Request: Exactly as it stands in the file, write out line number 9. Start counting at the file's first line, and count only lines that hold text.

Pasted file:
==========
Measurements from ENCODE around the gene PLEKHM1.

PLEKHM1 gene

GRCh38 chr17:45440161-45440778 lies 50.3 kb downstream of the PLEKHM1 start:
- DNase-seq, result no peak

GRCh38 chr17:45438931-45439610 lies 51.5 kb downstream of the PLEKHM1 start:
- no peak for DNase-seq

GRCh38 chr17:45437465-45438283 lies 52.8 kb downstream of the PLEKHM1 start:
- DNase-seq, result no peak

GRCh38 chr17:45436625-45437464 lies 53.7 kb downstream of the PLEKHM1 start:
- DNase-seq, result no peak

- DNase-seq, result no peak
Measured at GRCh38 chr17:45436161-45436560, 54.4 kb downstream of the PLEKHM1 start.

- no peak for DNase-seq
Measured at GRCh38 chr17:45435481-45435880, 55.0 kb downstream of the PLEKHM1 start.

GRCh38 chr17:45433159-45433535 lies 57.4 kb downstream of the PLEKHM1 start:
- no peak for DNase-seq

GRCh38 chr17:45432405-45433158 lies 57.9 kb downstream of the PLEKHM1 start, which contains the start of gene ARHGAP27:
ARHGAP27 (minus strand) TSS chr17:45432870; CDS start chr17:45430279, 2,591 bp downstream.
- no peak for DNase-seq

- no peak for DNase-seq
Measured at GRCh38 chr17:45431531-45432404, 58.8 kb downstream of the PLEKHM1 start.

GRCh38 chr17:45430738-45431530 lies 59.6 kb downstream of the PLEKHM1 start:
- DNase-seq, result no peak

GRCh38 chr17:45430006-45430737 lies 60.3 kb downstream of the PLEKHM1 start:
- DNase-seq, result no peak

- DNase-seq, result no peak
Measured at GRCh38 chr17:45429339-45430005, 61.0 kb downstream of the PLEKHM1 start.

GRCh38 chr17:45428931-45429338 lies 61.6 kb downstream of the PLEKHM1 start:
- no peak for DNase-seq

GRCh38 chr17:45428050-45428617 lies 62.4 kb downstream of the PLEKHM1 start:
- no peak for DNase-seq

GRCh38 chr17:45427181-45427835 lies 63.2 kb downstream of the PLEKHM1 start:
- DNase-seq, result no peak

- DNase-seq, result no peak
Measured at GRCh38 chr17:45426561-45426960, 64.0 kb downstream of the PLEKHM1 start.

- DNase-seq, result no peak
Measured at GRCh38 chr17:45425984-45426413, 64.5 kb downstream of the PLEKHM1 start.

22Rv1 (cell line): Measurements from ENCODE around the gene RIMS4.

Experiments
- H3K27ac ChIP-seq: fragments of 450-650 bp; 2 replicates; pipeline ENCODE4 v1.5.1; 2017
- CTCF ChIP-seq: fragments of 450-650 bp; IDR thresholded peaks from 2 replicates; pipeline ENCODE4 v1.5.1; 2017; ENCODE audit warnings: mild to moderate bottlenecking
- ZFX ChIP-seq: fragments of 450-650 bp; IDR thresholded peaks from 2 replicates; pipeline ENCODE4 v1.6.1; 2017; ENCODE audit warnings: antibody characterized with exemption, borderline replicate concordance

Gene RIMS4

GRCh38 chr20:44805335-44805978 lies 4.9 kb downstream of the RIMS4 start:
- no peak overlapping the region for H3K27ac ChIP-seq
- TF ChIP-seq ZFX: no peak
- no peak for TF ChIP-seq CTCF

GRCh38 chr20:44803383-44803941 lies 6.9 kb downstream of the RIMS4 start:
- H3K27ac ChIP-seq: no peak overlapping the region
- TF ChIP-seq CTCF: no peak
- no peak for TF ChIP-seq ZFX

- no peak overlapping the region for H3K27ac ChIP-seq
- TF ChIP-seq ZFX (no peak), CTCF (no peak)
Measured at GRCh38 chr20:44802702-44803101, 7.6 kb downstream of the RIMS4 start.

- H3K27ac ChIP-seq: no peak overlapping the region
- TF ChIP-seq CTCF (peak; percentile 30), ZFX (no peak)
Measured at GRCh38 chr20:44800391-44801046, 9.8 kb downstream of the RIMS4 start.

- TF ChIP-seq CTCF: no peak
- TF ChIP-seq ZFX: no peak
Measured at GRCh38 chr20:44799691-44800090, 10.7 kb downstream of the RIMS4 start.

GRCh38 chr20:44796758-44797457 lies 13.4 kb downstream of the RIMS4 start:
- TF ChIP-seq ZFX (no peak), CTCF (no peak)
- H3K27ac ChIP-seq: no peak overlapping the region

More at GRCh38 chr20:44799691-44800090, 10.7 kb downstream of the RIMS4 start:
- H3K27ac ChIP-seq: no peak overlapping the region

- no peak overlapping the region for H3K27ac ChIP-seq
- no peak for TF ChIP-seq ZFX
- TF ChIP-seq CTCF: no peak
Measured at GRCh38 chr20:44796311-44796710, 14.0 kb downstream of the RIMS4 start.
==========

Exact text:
GRCh38 chr17:45436625-45437464 lies 53.7 kb downstream of the PLEKHM1 start: